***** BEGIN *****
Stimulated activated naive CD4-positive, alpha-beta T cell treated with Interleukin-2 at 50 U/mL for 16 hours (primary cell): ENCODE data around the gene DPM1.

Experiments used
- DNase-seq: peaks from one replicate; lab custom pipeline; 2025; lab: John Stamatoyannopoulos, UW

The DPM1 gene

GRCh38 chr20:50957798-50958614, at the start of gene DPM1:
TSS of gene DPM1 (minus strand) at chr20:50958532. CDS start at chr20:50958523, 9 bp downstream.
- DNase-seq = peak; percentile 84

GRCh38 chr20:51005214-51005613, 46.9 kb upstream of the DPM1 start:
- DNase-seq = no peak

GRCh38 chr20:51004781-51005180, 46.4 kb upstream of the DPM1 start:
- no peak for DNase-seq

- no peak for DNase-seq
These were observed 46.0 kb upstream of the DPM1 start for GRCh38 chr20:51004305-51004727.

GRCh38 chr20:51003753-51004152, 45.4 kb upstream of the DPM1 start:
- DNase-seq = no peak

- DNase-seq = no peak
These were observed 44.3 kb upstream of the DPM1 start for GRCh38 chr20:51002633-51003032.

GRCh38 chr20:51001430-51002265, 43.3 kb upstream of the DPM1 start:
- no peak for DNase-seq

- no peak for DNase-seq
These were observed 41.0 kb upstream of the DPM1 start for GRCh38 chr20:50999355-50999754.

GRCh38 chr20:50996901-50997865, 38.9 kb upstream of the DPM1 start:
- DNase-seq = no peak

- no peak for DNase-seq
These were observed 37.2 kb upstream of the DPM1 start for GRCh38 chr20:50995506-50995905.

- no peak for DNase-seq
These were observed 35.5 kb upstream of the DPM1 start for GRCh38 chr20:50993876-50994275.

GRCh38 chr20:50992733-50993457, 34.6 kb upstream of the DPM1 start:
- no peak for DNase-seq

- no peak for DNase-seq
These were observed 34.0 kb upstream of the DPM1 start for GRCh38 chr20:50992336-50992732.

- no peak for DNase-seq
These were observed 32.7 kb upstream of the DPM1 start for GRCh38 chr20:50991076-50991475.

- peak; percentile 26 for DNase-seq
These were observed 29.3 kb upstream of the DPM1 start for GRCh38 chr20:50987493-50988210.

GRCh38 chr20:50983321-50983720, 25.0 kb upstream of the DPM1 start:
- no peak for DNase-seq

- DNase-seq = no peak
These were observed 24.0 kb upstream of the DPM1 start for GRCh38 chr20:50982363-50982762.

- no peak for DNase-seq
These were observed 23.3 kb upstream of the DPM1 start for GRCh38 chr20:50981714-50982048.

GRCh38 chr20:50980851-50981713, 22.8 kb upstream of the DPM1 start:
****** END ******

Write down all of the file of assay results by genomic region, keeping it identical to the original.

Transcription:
Stimulated activated naive CD4-positive, alpha-beta T cell treated with Interleukin-2 at 50 U/mL for 16 hours (primary cell): ENCODE data around the gene DPM1.

Experiments used
- DNase-seq: peaks from one replicate; lab custom pipeline; 2025; lab: John Stamatoyannopoulos, UW

The DPM1 gene

GRCh38 chr20:50957798-50958614, at the start of gene DPM1:
TSS of gene DPM1 (minus strand) at chr20:50958532. CDS start at chr20:50958523, 9 bp downstream.
- DNase-seq = peak; percentile 84

GRCh38 chr20:51005214-51005613, 46.9 kb upstream of the DPM1 start:
- DNase-seq = no peak

GRCh38 chr20:51004781-51005180, 46.4 kb upstream of the DPM1 start:
- no peak for DNase-seq

- no peak for DNase-seq
These were observed 46.0 kb upstream of the DPM1 start for GRCh38 chr20:51004305-51004727.

GRCh38 chr20:51003753-51004152, 45.4 kb upstream of the DPM1 start:
- DNase-seq = no peak

- DNase-seq = no peak
These were observed 44.3 kb upstream of the DPM1 start for GRCh38 chr20:51002633-51003032.

GRCh38 chr20:51001430-51002265, 43.3 kb upstream of the DPM1 start:
- no peak for DNase-seq

- no peak for DNase-seq
These were observed 41.0 kb upstream of the DPM1 start for GRCh38 chr20:50999355-50999754.

GRCh38 chr20:50996901-50997865, 38.9 kb upstream of the DPM1 start:
- DNase-seq = no peak

- no peak for DNase-seq
These were observed 37.2 kb upstream of the DPM1 start for GRCh38 chr20:50995506-50995905.

- no peak for DNase-seq
These were observed 35.5 kb upstream of the DPM1 start for GRCh38 chr20:50993876-50994275.

GRCh38 chr20:50992733-50993457, 34.6 kb upstream of the DPM1 start:
- no peak for DNase-seq

- no peak for DNase-seq
These were observed 34.0 kb upstream of the DPM1 start for GRCh38 chr20:50992336-50992732.

- no peak for DNase-seq
These were observed 32.7 kb upstream of the DPM1 start for GRCh38 chr20:50991076-50991475.

- peak; percentile 26 for DNase-seq
These were observed 29.3 kb upstream of the DPM1 start for GRCh38 chr20:50987493-50988210.

GRCh38 chr20:50983321-50983720, 25.0 kb upstream of the DPM1 start:
- no peak for DNase-seq

- DNase-seq = no peak
These were observed 24.0 kb upstream of the DPM1 start for GRCh38 chr20:50982363-50982762.

- no peak for DNase-seq
These were observed 23.3 kb upstream of the DPM1 start for GRCh38 chr20:50981714-50982048.

GRCh38 chr20:50980851-50981713, 22.8 kb upstream of the DPM1 start: